Safely on the Front Bench, Smith had a name – the Ice Maiden – which she earned for her coolness under the kind of pressures which ministers are expected to meet pretty well daily. This was pretty seductive stuff and it may have persuaded her to put herself forward for an assignment which many of her colleagues would have gone to some lengths to avoid. This came when the government announced that it would postpone a rise in fuel tax the day after insisting that it would impose it. The move was hailed as yet another policy U-turn, symptoms of a government that was disastrously muddled in its efforts to manage the economy. Smith volunteered to appear on Newsnight in the hope of representing the U-turn as good news for everyone, although she knew this would expose her to being grilled by the merciless Jeremy Paxman, whose victims include the likes of Michael Howard, William Hague and Tony Blair. Smith seemed quite unable to have memorised the kind of transparent evasions which are commonly used by politicians when they are in such straits. Not at all the super-cool informed minister, she fumbled her way through, allowing Paxman to ask at one point: “Is this some sort of joke?” and at another: “You ever think you are incompetent?” Which in one sense helped Smith as it diverted some of the Tories’ anger onto Smith’s boss George Osborne who was taking a relaxed dinner at Number Eleven while she faced Paxman at his most rampant.
Such are the perils of a minister’s job it is often necessary for them to be ‘briefed’ before explaining away some embarrassing facts. A master practitioner of this art was Damian McBride, one of Gordon Brown’s most aggressive spin doctors, who recalls a session to prepare the new Prime Minister by shouting abuse at him in a private room at the Treasury: “Blood on your hands…!”; “You’re a murderer…!”; and, in summary: “Sod off you Scottish git!”. This degrading but typical episode is illustrative only of the brutal cynicism of capitalism and the demands of its politics. In any case, would it have helped Smith if she had been subjected to the same preparation? We might all have our own ideas about the style of the abuse she deserved, except that that would be no less futile than McBride’s sessions with Brown. And then there is the fact that Smith has presented herself as one Baby who could be pretty tough. At university her interests were not politics but “drinking and dancing with the best of them”. She expels any tensions playing badminton, swearing or “turning the air blue” as one opponent put it. She tells us that as a minister “I focus very hard on the job in hand,” which in her case includes child poverty, the size of which is testified by many published facts and figures. The Department for Communities and Local Government recently stated that there are still more than two million children living in what is officially termed as poverty, with a 14% rise to over 50 thousand in households officially accepted as homeless – the highest since 1998. There is no sign that this situation is about to get any less desperate but Smith is not impressed: there is, she says trendily, “no Plan B, certainly not” because “we know Plan A is working.”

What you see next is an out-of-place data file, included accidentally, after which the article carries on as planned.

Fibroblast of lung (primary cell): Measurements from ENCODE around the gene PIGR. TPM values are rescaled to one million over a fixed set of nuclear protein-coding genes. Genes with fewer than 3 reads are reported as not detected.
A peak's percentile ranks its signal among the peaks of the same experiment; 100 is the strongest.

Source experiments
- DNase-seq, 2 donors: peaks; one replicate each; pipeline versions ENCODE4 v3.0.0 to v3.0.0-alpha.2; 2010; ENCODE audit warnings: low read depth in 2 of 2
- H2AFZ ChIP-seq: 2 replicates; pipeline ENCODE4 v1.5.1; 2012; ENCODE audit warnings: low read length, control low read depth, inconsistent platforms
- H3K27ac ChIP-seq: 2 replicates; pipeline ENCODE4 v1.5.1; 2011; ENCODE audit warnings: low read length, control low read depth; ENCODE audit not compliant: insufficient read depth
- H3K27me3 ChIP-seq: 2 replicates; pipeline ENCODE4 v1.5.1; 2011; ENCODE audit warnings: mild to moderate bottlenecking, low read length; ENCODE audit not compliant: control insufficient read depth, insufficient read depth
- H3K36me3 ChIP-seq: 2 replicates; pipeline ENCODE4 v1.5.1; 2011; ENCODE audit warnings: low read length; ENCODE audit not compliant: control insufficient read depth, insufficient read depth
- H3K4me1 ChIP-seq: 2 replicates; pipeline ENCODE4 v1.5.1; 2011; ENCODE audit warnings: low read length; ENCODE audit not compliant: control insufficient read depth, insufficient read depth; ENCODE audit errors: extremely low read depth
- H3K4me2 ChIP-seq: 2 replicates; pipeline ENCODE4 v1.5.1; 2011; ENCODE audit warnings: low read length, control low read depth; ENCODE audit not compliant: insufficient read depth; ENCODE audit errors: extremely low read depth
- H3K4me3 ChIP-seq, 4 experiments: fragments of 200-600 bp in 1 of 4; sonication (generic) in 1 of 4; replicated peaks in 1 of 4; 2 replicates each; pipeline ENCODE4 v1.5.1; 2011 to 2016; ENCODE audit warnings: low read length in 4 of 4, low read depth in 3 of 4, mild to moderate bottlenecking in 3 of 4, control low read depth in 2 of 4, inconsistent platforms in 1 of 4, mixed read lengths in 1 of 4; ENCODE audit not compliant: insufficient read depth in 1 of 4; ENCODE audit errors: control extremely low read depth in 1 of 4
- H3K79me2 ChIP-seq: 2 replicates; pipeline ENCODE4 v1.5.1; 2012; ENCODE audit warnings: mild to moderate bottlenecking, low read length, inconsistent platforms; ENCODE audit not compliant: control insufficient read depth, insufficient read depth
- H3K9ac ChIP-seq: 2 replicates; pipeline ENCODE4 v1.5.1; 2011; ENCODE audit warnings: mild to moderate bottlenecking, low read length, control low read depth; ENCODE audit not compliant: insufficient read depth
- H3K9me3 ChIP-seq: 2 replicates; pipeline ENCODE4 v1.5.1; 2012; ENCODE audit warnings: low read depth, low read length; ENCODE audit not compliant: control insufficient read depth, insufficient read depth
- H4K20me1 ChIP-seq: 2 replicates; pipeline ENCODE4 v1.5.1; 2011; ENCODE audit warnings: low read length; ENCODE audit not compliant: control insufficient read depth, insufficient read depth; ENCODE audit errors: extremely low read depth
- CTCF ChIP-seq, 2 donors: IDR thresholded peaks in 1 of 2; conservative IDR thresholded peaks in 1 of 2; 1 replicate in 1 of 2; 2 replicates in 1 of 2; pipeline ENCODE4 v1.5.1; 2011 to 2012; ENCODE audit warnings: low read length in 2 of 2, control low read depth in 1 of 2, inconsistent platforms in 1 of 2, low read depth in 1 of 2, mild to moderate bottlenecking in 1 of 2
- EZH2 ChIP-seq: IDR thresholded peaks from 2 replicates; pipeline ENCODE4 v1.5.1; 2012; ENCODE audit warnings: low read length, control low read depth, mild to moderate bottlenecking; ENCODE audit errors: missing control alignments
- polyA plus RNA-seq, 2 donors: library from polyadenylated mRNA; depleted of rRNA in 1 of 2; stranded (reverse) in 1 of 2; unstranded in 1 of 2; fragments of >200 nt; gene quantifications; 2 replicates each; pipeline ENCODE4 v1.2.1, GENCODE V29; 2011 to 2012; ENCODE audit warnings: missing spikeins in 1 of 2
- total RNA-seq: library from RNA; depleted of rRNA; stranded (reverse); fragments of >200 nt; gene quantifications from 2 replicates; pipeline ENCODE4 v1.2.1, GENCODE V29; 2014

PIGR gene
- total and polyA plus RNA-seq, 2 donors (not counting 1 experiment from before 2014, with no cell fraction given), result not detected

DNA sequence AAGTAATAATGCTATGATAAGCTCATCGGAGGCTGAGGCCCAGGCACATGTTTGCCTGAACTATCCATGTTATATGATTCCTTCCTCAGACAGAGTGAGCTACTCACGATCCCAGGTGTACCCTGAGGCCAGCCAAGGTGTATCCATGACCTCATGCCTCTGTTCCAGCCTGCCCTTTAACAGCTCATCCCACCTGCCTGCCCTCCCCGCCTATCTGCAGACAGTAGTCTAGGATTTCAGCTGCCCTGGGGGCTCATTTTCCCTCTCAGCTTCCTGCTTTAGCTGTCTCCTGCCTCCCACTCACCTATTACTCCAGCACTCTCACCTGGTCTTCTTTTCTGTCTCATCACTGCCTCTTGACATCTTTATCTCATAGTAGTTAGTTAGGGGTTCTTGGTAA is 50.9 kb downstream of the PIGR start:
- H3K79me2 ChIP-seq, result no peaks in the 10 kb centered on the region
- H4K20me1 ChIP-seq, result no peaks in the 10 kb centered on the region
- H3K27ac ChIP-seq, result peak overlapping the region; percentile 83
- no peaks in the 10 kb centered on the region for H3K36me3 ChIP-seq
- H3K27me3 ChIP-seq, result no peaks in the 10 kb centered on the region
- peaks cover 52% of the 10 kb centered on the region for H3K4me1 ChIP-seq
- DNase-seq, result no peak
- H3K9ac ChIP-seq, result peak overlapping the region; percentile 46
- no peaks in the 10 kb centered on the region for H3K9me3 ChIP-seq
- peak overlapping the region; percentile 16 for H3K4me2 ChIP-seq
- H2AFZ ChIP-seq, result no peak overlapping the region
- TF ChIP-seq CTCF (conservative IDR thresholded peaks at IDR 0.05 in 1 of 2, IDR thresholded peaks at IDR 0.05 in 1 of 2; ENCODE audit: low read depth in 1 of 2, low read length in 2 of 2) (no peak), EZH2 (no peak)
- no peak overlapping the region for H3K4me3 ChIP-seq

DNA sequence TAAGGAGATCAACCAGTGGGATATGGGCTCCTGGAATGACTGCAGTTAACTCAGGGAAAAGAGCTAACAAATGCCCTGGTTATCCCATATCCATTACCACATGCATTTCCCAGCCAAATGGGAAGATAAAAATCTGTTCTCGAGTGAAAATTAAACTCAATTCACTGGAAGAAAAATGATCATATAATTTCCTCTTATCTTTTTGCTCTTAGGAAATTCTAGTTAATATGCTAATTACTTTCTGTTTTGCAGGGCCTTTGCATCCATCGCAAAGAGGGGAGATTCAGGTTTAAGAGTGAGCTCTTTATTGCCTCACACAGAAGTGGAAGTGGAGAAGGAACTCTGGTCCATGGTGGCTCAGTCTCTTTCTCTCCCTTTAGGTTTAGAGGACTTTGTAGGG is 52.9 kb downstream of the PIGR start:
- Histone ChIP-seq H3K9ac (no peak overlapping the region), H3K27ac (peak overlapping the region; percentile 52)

Paxman’s job gives him an opportunity at times to rile us with his exposure of the deceptions and diversions of capitalism’s political leaders. Smith’s job is to lie her way through the system’s implacable misery and waste, even if at the cost of her humiliation. Neither of them is interested in a proper response to this – a valid, ready method of so changing society as to leave the politicians and preening media stars to a disreputable past.